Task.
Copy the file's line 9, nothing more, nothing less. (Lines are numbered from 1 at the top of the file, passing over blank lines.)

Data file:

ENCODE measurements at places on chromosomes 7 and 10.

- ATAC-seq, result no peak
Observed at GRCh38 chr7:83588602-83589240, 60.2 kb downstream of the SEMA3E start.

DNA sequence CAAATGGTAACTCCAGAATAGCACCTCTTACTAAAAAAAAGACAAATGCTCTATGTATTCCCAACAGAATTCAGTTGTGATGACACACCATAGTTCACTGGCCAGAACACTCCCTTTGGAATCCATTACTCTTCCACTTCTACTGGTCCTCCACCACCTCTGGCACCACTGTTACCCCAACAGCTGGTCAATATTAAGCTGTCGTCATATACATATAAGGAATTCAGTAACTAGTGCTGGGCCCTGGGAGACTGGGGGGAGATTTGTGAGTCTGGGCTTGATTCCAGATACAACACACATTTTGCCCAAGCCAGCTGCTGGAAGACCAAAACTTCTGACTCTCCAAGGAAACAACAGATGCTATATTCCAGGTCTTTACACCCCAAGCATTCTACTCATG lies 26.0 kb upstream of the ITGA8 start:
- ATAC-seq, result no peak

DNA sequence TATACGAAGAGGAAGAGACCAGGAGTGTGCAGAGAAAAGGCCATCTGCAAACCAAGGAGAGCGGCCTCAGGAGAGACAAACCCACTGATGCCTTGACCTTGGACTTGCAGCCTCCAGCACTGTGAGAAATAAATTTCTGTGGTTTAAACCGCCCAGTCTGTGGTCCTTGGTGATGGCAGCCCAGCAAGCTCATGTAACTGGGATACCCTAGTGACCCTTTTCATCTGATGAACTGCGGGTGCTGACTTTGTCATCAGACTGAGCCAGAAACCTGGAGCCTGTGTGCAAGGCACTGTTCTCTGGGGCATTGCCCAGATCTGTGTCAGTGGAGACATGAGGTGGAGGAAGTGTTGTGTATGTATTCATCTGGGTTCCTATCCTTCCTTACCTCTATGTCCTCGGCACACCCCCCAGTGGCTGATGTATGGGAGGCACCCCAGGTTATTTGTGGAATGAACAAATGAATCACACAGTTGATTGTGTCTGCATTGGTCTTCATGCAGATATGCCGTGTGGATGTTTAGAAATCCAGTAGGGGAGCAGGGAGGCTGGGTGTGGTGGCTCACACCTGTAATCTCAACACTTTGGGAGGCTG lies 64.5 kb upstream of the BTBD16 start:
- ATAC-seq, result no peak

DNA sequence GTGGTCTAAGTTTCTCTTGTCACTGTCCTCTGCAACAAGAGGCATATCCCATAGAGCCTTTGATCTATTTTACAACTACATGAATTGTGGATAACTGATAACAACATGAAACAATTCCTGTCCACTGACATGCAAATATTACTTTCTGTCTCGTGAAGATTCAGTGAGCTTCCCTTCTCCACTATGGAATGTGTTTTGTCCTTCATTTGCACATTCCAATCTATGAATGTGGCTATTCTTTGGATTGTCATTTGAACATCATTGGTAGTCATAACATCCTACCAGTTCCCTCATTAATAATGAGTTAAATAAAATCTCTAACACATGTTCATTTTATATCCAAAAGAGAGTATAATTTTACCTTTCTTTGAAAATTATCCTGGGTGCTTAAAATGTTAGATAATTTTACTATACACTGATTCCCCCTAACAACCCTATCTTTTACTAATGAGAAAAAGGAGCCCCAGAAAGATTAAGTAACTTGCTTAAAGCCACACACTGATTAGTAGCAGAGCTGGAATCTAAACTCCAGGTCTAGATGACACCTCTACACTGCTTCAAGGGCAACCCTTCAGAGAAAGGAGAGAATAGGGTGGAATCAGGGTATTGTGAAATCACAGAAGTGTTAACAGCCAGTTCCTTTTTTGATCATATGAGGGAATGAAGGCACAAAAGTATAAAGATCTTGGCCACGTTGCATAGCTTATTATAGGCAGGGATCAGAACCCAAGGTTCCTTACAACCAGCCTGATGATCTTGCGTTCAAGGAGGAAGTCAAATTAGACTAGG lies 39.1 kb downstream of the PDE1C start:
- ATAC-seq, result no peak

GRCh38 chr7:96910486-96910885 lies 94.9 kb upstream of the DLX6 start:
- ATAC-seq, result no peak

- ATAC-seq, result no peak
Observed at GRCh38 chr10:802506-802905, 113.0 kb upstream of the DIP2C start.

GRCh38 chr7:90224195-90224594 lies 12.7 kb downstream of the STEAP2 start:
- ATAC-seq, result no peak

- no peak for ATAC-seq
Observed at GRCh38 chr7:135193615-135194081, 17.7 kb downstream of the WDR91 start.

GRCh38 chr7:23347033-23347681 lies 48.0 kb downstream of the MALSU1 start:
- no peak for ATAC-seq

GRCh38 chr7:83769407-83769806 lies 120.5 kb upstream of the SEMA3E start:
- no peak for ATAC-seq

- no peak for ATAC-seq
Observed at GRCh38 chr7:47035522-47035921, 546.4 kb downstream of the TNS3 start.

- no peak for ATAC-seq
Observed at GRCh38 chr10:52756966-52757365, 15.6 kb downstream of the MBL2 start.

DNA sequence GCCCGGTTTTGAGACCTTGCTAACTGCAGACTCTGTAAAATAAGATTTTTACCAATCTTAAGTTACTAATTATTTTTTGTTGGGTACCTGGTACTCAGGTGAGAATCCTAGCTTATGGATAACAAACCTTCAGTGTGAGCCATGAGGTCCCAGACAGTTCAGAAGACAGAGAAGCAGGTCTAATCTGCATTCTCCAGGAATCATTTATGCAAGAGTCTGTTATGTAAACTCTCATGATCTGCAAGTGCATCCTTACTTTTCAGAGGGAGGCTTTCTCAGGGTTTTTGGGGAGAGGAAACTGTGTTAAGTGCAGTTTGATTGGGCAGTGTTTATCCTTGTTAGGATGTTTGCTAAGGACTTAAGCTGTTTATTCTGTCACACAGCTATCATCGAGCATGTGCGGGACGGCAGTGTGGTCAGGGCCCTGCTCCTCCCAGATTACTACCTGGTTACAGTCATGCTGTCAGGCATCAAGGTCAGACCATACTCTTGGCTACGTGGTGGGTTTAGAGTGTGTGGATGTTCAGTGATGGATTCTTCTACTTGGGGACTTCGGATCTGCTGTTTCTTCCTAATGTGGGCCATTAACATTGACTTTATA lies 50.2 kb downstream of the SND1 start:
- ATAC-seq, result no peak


- ATAC-seq, result no peak